U.S. Steel Accuses Chinese Steelmakers of Price Fixing, Stealing Trade Secrets

By Boselovic, Len | Pittsburgh Post-Gazette (Pittsburgh, PA), April 27, 2016 | Go to article overview

U.S. Steel Accuses Chinese Steelmakers of Price Fixing, Stealing Trade Secrets


Boselovic, Len, Pittsburgh Post-Gazette (Pittsburgh, PA)


U.S. Steel reported a larger than expected first-quarter loss Tuesday and took aggressive action against the party it believes is responsible for much of its woes: Chinese steelmakers.

U.S. Steel filed a trade complaint against China's largest steel producers and their distributors, alleging they conspired to fix prices, steal trade secrets and circumvent duties on steel imports by falsely labeling products. The Pittsburgh steelmaker said it wants all unfairly traded Chinese steel products excluded from the U.S. market.

The complaint was filed with the U.S. International Trade Commission, which has 30 days to decide whether to initiate a case.

"We have said we will use every tool available to fight for fair trade," president and CEO Mario Longhi said in a statement released by the company.

A U.S. Steel spokeswoman said the allegation regarding stolen trade secrets is based on the 2014 federal indictment of five members of the Chinese military for hacking the computer systems of U.S. Steel, Allegheny Technologies, Westinghouse, Alcoa and the United Steelworkers union. None of those defendants has been brought to trial.

USW international president Leo Gerard said the union backs the company's complaint, adding, "America's steel sector is under attack by China."

"The case clearly lays out the array of actions China has taken to steal market share and jobs," Mr. Gerard said in a statement released by the union.

U.S. Steel said it lost $340 million, or $2.32 per share in the first quarter, vs. a loss of $75 million, or 52 cents per share, in the year-ago quarter. Sales fell 28 percent to $2.34 billion while shipments were off 12 percent.

Analysts had forecast a quarterly loss of $1.29 per share and sales of $2.5 billion.

The results reflect a charge of $25 million, or 17 cents per share, related to supplemental unemployment benefits and severance paid to workers who were laid off. …

The rest of this article is only available to active members of Questia

Already a member? Log in now.

Notes for this article

Add a new note
If you are trying to select text to create highlights or citations, remember that you must now click or tap on the first word, and then click or tap on the last word.
One moment ...
Default project is now your active project.
Project items
Notes
Cite this article

Cited article

Style
Citations are available only to our active members.
Buy instant access to cite pages or passages in MLA 8, MLA 7, APA and Chicago citation styles.

(Einhorn, 1992, p. 25)

(Einhorn 25)

(Einhorn 25)

1. Lois J. Einhorn, Abraham Lincoln, the Orator: Penetrating the Lincoln Legend (Westport, CT: Greenwood Press, 1992), 25, http://www.questia.com/read/27419298.

Note: primary sources have slightly different requirements for citation. Please see these guidelines for more information.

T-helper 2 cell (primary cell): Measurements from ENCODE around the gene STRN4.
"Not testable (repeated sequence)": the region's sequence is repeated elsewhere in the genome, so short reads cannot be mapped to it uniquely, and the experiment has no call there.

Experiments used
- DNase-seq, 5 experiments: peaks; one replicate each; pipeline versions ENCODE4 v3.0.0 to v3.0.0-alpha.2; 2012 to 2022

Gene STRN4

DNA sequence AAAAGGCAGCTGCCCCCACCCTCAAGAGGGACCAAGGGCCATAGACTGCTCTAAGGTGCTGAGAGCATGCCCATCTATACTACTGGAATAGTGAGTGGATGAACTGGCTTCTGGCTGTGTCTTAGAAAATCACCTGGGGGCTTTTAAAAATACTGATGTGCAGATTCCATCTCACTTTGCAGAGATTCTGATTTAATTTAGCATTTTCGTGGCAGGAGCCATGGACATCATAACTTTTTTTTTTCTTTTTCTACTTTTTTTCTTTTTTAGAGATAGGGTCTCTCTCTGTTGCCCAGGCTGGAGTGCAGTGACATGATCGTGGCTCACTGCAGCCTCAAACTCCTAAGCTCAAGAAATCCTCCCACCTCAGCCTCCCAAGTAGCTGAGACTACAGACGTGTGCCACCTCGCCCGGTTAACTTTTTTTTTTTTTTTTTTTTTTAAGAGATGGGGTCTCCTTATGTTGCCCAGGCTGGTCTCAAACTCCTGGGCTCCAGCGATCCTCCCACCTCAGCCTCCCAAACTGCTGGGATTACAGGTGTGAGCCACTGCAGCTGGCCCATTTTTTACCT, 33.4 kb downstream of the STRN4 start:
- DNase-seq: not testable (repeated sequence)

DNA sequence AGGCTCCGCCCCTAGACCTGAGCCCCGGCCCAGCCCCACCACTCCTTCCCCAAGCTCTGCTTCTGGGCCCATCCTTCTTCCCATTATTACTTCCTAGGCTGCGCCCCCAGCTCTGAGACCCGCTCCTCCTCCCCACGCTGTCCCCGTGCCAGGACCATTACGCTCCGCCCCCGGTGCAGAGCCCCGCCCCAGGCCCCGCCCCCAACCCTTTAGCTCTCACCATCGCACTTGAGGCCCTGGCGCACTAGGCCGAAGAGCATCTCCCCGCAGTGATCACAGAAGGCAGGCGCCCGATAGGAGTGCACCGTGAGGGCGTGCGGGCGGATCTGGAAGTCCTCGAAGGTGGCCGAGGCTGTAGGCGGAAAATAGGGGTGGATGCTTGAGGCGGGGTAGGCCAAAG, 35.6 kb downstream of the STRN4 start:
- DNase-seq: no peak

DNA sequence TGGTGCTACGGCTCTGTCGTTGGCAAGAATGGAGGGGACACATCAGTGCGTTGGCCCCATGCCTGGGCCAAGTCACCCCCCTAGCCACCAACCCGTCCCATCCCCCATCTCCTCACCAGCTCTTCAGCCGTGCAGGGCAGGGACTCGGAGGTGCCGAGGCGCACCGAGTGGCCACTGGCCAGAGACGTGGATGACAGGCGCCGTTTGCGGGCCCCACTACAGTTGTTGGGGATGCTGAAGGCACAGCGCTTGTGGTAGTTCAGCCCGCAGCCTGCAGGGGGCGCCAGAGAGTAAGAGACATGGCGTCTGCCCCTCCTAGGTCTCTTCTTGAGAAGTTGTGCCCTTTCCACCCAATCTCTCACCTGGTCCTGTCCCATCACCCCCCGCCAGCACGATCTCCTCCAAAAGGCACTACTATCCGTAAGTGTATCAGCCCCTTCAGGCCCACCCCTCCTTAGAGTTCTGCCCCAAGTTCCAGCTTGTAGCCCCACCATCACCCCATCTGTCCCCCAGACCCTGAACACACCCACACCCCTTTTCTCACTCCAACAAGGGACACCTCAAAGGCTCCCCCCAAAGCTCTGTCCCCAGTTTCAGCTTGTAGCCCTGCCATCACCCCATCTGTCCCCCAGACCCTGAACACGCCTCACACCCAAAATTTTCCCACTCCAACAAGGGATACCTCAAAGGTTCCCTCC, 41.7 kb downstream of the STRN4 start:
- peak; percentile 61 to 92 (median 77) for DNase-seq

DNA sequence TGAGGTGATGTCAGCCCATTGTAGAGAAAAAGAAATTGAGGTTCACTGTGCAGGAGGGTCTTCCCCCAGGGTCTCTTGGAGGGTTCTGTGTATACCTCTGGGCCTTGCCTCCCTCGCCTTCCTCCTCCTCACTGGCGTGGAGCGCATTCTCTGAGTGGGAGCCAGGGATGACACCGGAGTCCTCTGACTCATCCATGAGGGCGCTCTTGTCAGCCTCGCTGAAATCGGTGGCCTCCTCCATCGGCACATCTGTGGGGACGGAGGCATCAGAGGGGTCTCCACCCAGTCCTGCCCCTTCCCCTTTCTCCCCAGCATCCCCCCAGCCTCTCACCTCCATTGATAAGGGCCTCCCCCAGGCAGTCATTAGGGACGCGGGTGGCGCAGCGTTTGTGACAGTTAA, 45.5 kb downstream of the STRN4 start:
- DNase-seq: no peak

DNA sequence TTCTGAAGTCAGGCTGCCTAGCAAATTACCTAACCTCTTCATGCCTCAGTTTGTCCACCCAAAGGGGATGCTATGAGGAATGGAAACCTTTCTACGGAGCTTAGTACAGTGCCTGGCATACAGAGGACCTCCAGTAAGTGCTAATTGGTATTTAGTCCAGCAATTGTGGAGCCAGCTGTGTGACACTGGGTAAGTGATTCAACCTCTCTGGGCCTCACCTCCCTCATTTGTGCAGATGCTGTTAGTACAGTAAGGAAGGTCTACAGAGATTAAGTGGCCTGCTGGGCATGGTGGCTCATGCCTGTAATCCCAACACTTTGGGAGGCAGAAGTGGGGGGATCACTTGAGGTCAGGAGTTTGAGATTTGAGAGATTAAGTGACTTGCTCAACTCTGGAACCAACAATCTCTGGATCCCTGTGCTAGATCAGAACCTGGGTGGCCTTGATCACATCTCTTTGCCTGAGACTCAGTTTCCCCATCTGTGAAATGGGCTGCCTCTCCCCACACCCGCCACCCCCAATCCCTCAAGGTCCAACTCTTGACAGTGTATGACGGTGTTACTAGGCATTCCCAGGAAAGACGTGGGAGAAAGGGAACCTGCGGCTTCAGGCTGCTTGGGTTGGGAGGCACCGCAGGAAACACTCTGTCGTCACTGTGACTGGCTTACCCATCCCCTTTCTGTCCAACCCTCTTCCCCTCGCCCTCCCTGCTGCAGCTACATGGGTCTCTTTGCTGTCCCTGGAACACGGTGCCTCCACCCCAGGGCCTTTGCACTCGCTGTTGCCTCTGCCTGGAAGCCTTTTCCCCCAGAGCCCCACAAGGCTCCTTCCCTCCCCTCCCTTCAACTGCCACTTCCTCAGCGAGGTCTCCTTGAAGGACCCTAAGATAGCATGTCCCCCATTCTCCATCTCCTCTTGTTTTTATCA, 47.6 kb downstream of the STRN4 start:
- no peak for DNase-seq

Cited article

U.S. Steel Accuses Chinese Steelmakers of Price Fixing, Stealing Trade Secrets
Settings

Settings

Typeface
Text size Smaller Larger Reset View mode
Search within

Search within this article

Look up

Look up a word

  • Dictionary
  • Thesaurus
Please submit a word or phrase above.
Print this page

Print this page

Why can't I print more than one page at a time?

Help
Full screen
Items saved from this article
  • Highlights & Notes
  • Citations
Some of your highlights are legacy items.

Highlights saved before July 30, 2012 will not be displayed on their respective source pages.

You can easily re-create the highlights by opening the book page or article, selecting the text, and clicking “Highlight.”

matching results for page

    Questia reader help

    How to highlight and cite specific passages

    1. Click or tap the first word you want to select.
    2. Click or tap the last word you want to select, and you’ll see everything in between get selected.
    3. You’ll then get a menu of options like creating a highlight or a citation from that passage of text.

    OK, got it!

    Cited passage

    Style
    Citations are available only to our active members.
    Buy instant access to cite pages or passages in MLA 8, MLA 7, APA and Chicago citation styles.

    "Portraying himself as an honest, ordinary person helped Lincoln identify with his audiences." (Einhorn, 1992, p. 25).

    "Portraying himself as an honest, ordinary person helped Lincoln identify with his audiences." (Einhorn 25)

    "Portraying himself as an honest, ordinary person helped Lincoln identify with his audiences." (Einhorn 25)

    "Portraying himself as an honest, ordinary person helped Lincoln identify with his audiences."1

    1. Lois J. Einhorn, Abraham Lincoln, the Orator: Penetrating the Lincoln Legend (Westport, CT: Greenwood Press, 1992), 25, http://www.questia.com/read/27419298.

    Cited passage

    Thanks for trying Questia!

    Please continue trying out our research tools, but please note, full functionality is available only to our active members.

    Your work will be lost once you leave this Web page.

    Buy instant access to save your work.

    Already a member? Log in now.

    Search by... Author
    Show... All Results Primary Sources Peer-reviewed

    Oops!

    An unknown error has occurred. Please click the button below to reload the page. If the problem persists, please try again in a little while.